Our research is devoted to creative ways of information transfer in modern creolized media text. We pay special attention to newspaper texts, as in the last twenty years in connection with a turning to visual and multimedia workers of periodical press, on the one hand, are forced to seek new ways of winning the target audience to the emerging online publications, Internet resources and numerous electronic media did not deprive them of the reader, and, on the other hand, the rapid development of visualization tools and infographics allows traditional print media to compete at a high level in the market of mass media. Modern creolized media text widely uses several types of communication: writing or verbality, image or visual and gesture as one of the elements of the image. The target audience is gradually turning from a consumer of media products into a full-fledged participant, becoming a "provider of journalism". In a creolized multimedia text, its elements can interact with each other in different ways, either complementing each other or forming a certain hierarchy. The headline complex, quite clearly structured, provides the reader with the freedom to choose different elements, media to get acquainted with the information, suggests different models of reading. The header complex along with the text of the article not only saves time searching for interesting information, but also is a kind of Navigator that helps you choose what you need only.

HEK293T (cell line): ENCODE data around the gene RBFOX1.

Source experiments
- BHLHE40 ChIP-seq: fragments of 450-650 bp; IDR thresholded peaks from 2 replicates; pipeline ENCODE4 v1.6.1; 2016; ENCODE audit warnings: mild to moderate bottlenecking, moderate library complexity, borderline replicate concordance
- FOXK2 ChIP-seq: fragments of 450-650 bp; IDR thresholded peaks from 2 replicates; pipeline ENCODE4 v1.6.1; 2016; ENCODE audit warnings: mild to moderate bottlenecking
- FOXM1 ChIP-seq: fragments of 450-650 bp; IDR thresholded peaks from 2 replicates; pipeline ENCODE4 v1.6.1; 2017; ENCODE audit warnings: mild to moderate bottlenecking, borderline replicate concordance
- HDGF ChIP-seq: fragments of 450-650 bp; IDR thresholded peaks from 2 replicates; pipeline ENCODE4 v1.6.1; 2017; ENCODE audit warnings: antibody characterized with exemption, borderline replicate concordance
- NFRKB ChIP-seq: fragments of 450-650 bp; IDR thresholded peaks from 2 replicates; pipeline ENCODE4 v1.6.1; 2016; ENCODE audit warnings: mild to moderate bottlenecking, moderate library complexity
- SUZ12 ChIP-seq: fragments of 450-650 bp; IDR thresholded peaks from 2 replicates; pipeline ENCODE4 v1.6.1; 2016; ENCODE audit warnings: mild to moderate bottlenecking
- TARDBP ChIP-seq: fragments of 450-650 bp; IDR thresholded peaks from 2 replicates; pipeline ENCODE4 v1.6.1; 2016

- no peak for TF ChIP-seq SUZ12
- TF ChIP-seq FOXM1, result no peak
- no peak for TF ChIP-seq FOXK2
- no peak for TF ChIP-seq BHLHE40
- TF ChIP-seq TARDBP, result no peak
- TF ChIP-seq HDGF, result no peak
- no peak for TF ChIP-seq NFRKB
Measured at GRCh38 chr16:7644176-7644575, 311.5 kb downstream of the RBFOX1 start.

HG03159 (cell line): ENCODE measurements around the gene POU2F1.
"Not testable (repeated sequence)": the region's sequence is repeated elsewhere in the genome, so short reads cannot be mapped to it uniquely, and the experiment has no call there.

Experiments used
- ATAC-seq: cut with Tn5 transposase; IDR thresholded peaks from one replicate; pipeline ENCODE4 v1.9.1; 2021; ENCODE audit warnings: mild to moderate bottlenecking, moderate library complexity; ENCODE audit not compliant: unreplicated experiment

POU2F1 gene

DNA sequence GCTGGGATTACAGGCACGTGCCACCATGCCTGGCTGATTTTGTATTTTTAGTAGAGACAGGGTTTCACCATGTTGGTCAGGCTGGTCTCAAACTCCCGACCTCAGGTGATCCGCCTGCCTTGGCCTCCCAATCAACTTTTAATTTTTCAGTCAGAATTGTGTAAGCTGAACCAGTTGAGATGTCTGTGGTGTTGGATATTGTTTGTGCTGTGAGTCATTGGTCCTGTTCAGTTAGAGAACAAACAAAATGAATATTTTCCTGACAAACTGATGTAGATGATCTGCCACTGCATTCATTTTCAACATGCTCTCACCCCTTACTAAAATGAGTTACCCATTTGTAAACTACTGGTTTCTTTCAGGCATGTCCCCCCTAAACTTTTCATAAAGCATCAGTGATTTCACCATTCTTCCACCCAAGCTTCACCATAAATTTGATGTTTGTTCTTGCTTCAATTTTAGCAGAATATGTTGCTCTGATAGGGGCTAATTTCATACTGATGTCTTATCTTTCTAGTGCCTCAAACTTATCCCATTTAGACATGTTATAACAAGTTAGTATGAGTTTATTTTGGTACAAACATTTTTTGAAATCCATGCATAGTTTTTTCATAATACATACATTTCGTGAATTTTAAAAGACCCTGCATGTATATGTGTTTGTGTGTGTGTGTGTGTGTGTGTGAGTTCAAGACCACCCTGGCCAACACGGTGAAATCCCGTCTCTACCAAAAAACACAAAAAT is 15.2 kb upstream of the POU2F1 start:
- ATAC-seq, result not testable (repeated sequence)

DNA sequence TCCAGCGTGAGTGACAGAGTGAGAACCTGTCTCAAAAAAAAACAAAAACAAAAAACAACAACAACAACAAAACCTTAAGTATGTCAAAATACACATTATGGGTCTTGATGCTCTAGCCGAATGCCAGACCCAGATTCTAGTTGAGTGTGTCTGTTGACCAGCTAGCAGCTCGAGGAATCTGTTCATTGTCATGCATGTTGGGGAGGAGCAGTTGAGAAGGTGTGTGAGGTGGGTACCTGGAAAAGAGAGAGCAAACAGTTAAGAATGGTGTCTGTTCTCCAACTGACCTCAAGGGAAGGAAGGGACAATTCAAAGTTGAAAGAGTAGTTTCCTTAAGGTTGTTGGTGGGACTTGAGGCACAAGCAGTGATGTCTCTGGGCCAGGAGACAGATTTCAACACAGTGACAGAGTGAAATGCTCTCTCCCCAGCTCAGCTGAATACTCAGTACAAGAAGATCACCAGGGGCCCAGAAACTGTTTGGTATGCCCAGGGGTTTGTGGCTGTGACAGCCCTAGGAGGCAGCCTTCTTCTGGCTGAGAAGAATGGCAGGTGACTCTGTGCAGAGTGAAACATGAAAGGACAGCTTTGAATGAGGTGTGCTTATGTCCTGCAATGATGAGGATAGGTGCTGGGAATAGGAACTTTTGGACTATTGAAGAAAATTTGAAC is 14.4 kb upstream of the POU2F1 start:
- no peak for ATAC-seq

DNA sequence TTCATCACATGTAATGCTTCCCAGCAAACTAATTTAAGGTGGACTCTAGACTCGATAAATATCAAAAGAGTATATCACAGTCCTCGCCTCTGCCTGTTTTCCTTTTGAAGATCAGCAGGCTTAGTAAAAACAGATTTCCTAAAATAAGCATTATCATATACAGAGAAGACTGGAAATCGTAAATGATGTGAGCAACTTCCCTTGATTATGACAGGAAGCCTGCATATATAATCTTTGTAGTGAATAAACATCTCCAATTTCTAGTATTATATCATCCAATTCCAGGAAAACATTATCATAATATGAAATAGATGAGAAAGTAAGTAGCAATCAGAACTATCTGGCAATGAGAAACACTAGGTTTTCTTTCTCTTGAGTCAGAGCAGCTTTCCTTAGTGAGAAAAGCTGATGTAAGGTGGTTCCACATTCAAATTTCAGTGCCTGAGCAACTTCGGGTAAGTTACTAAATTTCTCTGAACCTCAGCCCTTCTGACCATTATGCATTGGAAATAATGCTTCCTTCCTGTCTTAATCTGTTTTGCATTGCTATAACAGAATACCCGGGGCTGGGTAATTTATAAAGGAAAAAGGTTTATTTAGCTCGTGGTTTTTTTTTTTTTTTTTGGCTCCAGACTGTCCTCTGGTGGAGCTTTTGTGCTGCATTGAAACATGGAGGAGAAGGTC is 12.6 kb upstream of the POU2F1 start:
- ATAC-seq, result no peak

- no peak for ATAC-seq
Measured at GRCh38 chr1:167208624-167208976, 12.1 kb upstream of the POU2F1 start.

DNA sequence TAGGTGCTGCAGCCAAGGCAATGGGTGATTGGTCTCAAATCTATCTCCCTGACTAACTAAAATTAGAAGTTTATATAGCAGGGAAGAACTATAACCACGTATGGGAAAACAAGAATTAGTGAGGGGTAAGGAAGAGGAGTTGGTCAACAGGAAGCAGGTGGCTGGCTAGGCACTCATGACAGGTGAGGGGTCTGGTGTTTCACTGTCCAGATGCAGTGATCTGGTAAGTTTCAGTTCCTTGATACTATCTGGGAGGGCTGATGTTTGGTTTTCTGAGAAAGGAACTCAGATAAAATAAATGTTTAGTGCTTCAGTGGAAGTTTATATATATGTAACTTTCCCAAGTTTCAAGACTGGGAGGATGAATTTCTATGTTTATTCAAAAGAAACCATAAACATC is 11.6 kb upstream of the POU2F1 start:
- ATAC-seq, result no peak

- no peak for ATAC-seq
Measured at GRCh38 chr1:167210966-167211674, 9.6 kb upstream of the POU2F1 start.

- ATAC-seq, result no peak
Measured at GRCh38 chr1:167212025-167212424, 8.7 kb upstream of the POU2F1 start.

Keywords: Creolized media textheader complexvisualverbal
For many years the print media has been strongly committed to the traditional design of its products. As a rule, to the recipient, one to two times a week there was a newspaper consisting almost entirely of verbal texts, couched in a familiar and easily recognizable font. All the content is usually "hiding" there, the man was forced to read the article from beginning to end to learn the news. However, in the early 90-ies of the last century, there is such a thing as "visualization" and "visual journalism." Its essence lies in an attempt to organize information in such a way that it constitutes a single coherent stream of words and images.
Visualization is a response to the needs of consumers in a particular method of data collection. It is in the header complex, in our view, the potential of visualization tools is more pronounced. In the header complex today not only advertised or advertised basic information but presented the quintessence of all content in general. And this can be done using different header parts of the complex, and the skill of the journalist in this case is the skillful, creative balance of verbal and visual means of expression.
The objective of the study is to analyze all opportunities cotextual information.
The author focused on such research questions as the ratio of verbal and visual means of navigation in the header complex, the correlation of the individual elements of the complex with each other and with the text as a whole.
Purpose of the Study
The purpose of this work is to study creolized media texts in the modern press of Germany and Russia and to identify those creative technologies that are used by journalists to attract the attention of the target audience and provide the reader with news information without immersion directly into the text of the material.
The author uses both theoretical and empirical research methods, namely, the points of view of domestic and foreign scientists on the issues of interest are analyzed and compared, as well as the observation and evaluation of the periodic Russian and German press.